The Smartest ‘Guy’ in the Room: Deloitte’s Guy Langford

Guy Langford, accounting principal at Deloitte & Touche LLP, is a member of the firm’s Mergers & Acquisitions Transaction Services team and is both Deloitte’s national M&A real estate leader and head of its Northeast real estate practice. Based in New York, Mr. Langford works with financial sponsors, corporate buyers and other clients on complex real estate transactions. Mr. Langford spoke to The Commercial Observer last week about his role at Deloitte and the current state of the market.

The Commercial Observer: Could you give us an overview of your role and what you do at Deloitte?

Mr. Langford: I am an M&A partner by background, and I spend all my time focused on the real estate and lodging sectors. So anything that’s ‘bricks and sticks’ and land, I get looped into to help my clients—more on the buy side, but also on the sell side as well. It ranges from individual assets to pools of assets to companies that hold assets. It runs the gamut from private equity sponsors, sovereign wealth funds and REITs. I spend a lot of time working with market participants, more on a transactional basis.

With REITs, are you seeing anything in particular that’s changing?

REITs are clearly the belle of the ball right now. They’re getting a lot of attention. It’s easier for primary and secondary raises to occur. I think we have seen some examples of this already, where we see opco and propco structures being created so the propcos can get access to public markets. So, an entity with an operating component which has an underlying real estate operation is giving thought to the attributes of the underlying real estate, whether they can put that in a separate vehicle that is a REIT, then take the REIT public. There’s definitely a demand for REIT securities right now.

langford photoAs an accountant, what’s your opinion on the state of the real estate market?

The glass is half full on commercial real estate. There is an overall feeling or tone of optimism, maybe with some caution around it. There are definitely positive signs within the lending markets. If you have decent-quality assets in good geographies where you have cash flowing, it’s easy to get lending. We are starting to see some signs where the [commercial mortgage-backed securities] are starting to show some life. It will be interesting to see how many bigger issuances we have in 2013, but my guess is they’ll start off small and we’ll start seeing more toward the end of the year.

Can you discuss your opinion on the New York market, where it stands and where you see it going over the next 12 months?

I’m more macro in my lens rather than into a particular market, but there are some instances where quality properties are demonstrating cap rates that were pretty close to their highs in 2007. It seems to me that there are a number of new products coming online, such as hotels, which I don’t think is going to cause any significant dilution of other assets which are in place.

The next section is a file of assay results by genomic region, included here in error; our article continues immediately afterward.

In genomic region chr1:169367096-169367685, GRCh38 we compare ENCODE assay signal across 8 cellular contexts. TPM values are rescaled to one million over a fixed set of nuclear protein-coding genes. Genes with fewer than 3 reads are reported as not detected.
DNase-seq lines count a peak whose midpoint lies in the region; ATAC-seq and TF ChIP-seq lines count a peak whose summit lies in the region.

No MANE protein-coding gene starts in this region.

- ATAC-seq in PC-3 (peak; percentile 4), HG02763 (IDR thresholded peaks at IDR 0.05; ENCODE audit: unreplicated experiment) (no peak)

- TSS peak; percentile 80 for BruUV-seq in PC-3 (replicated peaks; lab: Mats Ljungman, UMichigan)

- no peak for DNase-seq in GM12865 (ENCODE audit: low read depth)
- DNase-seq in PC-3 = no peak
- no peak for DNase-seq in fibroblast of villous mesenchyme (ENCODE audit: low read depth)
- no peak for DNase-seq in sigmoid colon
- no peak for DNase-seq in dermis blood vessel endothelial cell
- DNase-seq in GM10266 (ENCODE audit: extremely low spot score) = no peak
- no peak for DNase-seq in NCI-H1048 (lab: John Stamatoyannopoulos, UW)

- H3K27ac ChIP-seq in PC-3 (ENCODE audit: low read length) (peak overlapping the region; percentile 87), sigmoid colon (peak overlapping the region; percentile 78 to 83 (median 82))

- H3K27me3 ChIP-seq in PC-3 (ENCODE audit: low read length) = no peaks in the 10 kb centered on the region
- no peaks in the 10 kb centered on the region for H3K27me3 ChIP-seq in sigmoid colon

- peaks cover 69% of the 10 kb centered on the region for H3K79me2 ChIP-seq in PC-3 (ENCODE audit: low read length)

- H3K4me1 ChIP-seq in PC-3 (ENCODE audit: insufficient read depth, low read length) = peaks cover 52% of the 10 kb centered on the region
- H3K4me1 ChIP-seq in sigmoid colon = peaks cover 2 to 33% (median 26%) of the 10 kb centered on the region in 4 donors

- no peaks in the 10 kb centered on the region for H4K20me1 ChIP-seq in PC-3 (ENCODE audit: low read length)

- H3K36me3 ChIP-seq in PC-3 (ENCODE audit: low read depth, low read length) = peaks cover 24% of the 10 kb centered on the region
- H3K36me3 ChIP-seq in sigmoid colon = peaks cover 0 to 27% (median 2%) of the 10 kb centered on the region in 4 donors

I actually think New York—with the existence of such offshore interest, and I think a longer-term bullish view on this marketplace—I think you’re going to see plenty of capital flows here, but I think there’s going to be an interesting dynamic where cap rates get to historic lows and people start saying, ‘Well, you know, are we still that bullish on New York?’ And I think the answer is probably yes.

You mentioned that you work with sovereign wealth funds. Do you foresee there being a continued interest for those funds in the U.S. market?

Yeah, I do. I guess the question is whether they’re going to go direct or whether they are going to work themselves through other intermediaries. In some instances, there’s still a huge volume of maturities that’s going to come up on debt for assets that were financed during the last cycle—2005, 2007.

My guess is, opportunistically, sovereign wealth funds will want to get involved with the recapitalization process. I think they’ll do it directly when it’s something like a single building in New York City. But when they might be looking to get more diversification, they’ll come into sidecar vehicles or into some of the private equity funds, when they go through their next round of fund-raising.

If you’re looking at a trophy property in a gateway city, that will be very appealing to the sovereign wealth funds. They see that as a longer-term play, and you can kind of take that and swallow it easy as a sovereign wealth fund. If you’re looking at a more complex play—whether it’s a multiple pool of assets over multiple geographies with an operating platform or whether its single family, whatever the case may be—as the underlying pool of assets becomes more diverse, I think that’s when the funds will be trying to leverage intermediaries to manage the risk and manage the assets.

With interest rates where they are, is there any risk of a bubble in the market? Is that something on your mind?

It’s not on my mind, but it’s always a risk.

So, is it something the industry should keep an eye on?

No, I happen to think rates are going to be pretty low for the next three to five years, and that works pretty well into a refinancing cycle.

Now, I could be wrong but I don’t see such a robust rate of activity occurring in different markets in the U.S. that would cause me concern. I think it’s a lot more controlled rate of activity. I think people realize the activity we saw in 2004-2007 was kind of abnormal. So, when you start thinking about what is a normalized level of activity, you’ve got to look back to some other periods of time immediately preceding that where there were more healthy lending habits. What will happen if the credit markets open up too aggressively? There is some concern around that dynamic.

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